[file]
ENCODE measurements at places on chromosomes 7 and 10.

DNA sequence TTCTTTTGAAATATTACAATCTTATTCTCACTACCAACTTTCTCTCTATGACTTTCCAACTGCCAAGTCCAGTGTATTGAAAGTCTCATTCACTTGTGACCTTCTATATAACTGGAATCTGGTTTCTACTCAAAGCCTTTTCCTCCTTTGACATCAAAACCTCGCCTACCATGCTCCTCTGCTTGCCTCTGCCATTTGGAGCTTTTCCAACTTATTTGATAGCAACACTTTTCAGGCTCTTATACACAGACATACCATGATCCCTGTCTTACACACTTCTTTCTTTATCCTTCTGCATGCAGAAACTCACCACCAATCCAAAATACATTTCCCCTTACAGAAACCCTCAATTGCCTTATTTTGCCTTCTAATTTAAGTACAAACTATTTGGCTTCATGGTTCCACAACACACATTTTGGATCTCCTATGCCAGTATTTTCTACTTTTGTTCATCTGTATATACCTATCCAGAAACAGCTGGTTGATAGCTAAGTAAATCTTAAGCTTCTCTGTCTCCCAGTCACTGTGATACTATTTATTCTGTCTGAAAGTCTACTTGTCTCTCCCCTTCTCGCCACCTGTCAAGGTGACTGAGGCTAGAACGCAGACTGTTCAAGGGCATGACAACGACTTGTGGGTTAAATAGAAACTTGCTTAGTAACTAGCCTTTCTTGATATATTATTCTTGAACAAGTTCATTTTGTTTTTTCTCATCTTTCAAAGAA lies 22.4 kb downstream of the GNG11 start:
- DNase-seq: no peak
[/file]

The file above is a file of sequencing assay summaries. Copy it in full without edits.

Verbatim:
ENCODE measurements at places on chromosomes 7 and 10.

DNA sequence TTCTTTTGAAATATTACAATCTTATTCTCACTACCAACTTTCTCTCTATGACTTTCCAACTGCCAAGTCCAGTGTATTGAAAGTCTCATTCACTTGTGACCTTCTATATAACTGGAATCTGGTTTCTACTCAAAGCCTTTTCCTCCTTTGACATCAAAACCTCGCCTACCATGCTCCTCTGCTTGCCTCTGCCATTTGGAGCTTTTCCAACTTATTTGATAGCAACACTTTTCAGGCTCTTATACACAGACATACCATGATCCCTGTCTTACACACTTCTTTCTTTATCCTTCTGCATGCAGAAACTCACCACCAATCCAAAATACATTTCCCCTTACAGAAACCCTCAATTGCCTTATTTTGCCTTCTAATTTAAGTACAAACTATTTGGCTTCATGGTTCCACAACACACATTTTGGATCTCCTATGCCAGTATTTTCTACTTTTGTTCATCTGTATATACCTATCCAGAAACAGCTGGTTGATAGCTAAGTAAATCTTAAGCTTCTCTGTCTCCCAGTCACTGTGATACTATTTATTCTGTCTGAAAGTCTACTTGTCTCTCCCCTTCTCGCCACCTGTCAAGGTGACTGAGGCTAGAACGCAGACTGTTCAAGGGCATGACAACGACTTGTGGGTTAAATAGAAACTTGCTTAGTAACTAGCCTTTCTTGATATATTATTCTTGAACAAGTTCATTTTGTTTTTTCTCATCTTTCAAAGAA lies 22.4 kb downstream of the GNG11 start:
- DNase-seq: no peak